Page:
The Elusive Source of Creativity

David Trubridge
Mervyn Chan for Unsplash
David Trubridge bandsawing
Q: “Where do you get your inspiration from?” A: “The collective consciousness of subterranean elves”. Ok, but really? David Trubridge shares his answer.


This (grammatically dodgy) question is guaranteed to be included in every Question-and-Answer feature put to designers. It has come to irk me and I can’t help giving my flippant answer. I know the query is put with genuine curiosity but the asking betrays a limited understanding of the creative process. It’s the old idea of the artist’s “Muse”, who invariably used to be portrayed as beautiful and female.

This is an attempt, not so much to answer that trivial question, but to explain how I believe the creative process works, at least for me. It is no doubt quite different for other people. Hopefully I can make up for my flippancy.

Creativity is fairly pointless on its own. We all need an audience.

Creativity is fairly pointless on its own. We all need an audience, or at least a response. What we create only has meaning or relevance within society. But ironically for me, if it is to be really true and honest, the act of creating has to happen outside of society. While I am amongst people, my creative faculty is locked in to the world around me; it is too self-conscious and responsive to what others are doing. That is the nature of the finely tuned antennae of the artist.

The works of other artists are like sign posts: ‘Try over here’ or ‘Look up there’. Some are on well worn paths where many people have taken up the invitation; even other artists have followed to see what they can find down the same road. Others are on the extremities, a barely discernible way offering exciting new prospects in unexplored territory; not many people have yet found their way out this far.

But all these are tracks and even on the faintest ones you can still see the odd foot print of someone who has come this way before. Those who are enriched by curiosity and by the rewards of art have come here to experience what thy can find, the newer the path the more enriching, though also the more challenging.

Truly creative people look beyond and between the signposts to find their own way.

Truly creative people look beyond and between the signposts to find their own way. End of the road, Fin de Chantier. Get out of the car and walk — move off the track and explore — take risks. A track is a risk-free way of ensuring a safe return back to where you started. To hell with the safe, the norm, the expected. There are no maps here. It is the limit of cartography: Terra Nullis. Leave the phone behind, it doesn’t work here. Let’s go.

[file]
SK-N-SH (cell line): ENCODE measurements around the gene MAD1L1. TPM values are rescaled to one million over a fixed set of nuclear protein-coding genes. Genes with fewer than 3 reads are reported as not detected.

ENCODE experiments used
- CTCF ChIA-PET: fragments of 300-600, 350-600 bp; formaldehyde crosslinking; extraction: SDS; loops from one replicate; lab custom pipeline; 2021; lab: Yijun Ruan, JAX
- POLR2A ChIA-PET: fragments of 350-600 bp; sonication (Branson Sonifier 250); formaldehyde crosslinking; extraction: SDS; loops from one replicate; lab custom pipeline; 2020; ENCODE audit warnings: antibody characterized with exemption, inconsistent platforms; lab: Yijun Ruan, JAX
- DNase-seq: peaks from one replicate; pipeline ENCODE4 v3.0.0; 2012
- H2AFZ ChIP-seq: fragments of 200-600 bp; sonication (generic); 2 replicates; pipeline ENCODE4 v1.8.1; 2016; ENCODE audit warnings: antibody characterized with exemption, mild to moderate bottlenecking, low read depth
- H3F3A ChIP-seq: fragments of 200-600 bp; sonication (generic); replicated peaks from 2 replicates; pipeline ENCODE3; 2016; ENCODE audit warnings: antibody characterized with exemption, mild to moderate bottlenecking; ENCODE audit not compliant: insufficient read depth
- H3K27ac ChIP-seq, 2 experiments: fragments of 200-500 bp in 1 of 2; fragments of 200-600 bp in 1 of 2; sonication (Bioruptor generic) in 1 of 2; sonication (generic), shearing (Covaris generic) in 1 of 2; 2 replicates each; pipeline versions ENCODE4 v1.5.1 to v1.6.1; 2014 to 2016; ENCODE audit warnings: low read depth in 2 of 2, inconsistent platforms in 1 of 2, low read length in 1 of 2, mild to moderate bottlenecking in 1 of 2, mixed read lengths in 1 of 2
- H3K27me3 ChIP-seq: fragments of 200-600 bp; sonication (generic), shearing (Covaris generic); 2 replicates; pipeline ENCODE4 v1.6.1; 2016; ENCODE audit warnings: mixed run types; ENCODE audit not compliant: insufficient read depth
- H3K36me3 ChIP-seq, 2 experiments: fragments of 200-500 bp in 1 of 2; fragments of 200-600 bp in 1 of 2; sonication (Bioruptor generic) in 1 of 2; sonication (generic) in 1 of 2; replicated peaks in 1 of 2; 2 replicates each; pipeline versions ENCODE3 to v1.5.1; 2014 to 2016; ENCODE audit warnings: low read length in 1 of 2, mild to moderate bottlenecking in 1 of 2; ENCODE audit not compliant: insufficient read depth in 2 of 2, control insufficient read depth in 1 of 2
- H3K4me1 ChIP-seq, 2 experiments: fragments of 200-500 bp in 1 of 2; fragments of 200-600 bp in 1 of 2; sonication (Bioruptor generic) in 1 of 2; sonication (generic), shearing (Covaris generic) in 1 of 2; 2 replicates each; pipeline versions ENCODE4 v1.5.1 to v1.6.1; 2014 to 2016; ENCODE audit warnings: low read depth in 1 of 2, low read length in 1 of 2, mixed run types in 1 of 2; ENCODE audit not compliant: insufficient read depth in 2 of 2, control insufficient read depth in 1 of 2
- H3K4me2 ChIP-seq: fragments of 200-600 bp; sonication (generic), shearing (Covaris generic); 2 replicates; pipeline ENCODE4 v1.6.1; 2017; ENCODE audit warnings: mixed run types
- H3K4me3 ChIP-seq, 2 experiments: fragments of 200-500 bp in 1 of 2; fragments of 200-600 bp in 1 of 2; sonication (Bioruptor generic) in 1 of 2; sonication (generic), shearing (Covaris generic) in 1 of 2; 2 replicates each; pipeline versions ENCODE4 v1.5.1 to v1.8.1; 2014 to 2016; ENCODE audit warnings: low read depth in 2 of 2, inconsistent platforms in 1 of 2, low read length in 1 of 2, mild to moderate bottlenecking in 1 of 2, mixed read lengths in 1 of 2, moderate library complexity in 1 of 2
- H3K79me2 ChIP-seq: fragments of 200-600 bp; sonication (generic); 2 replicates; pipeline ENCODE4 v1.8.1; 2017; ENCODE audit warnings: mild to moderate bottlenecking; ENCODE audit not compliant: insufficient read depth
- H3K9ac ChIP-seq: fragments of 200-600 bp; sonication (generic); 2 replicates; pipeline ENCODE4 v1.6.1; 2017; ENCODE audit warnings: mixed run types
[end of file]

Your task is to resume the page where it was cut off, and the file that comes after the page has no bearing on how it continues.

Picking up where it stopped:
Most of this new space really is empty and can seem to be mocking. But there is a silence that leaves only us, alone, the centre of an indifferent world. It can be scary but it is also immensely empowering. We have to believe . . . believe in ourselves, because here is where we will find some wisp of the unexpected. It is not out there in the inscrutable emptiness but within ourselves. In cities, noise and people press in and constrict, but here the surrounding void sucks the other way and allows an inner expansion. You begin to be aware of a subtle internal realignment: things are not as they were. A space has appeared, which may hold in its core a precious spark of new life. Hold it, cup it in your hands, breathe on it, let it grow and carry it back carefully.

This incipient ruffle of a idea is only a feeling at this stage, something of which you are vaguely aware, a presence that gently tugs at your consciousness. You take it home and live with it and try to understand it, to give it life, to give it form. You have to take it from yourself, give it meaning and put it into the world. It has to move beyond self-indulgence to offer hope and relevance to others. Only then may it become it art. Sometimes you succeed, sometimes you don’t.

Then it is into the studio, to the society of other people, and the hard work begins. First with pencil and paper, then testing the idea with materials and only finally, when something has sufficiently coalesced, on to the computer. But all that is another story, the answer to the second Question.


Before sharing with The Big Idea, David's story was first published on on 16 July 2018. 
David is an international artist/designer/craftsman born in Britain. In the 80s, he sailed to New Zealand with his young family on a yacht where they live still.

Written by

The Big Idea Editor

29 Nov 2018

The Big Idea Editor

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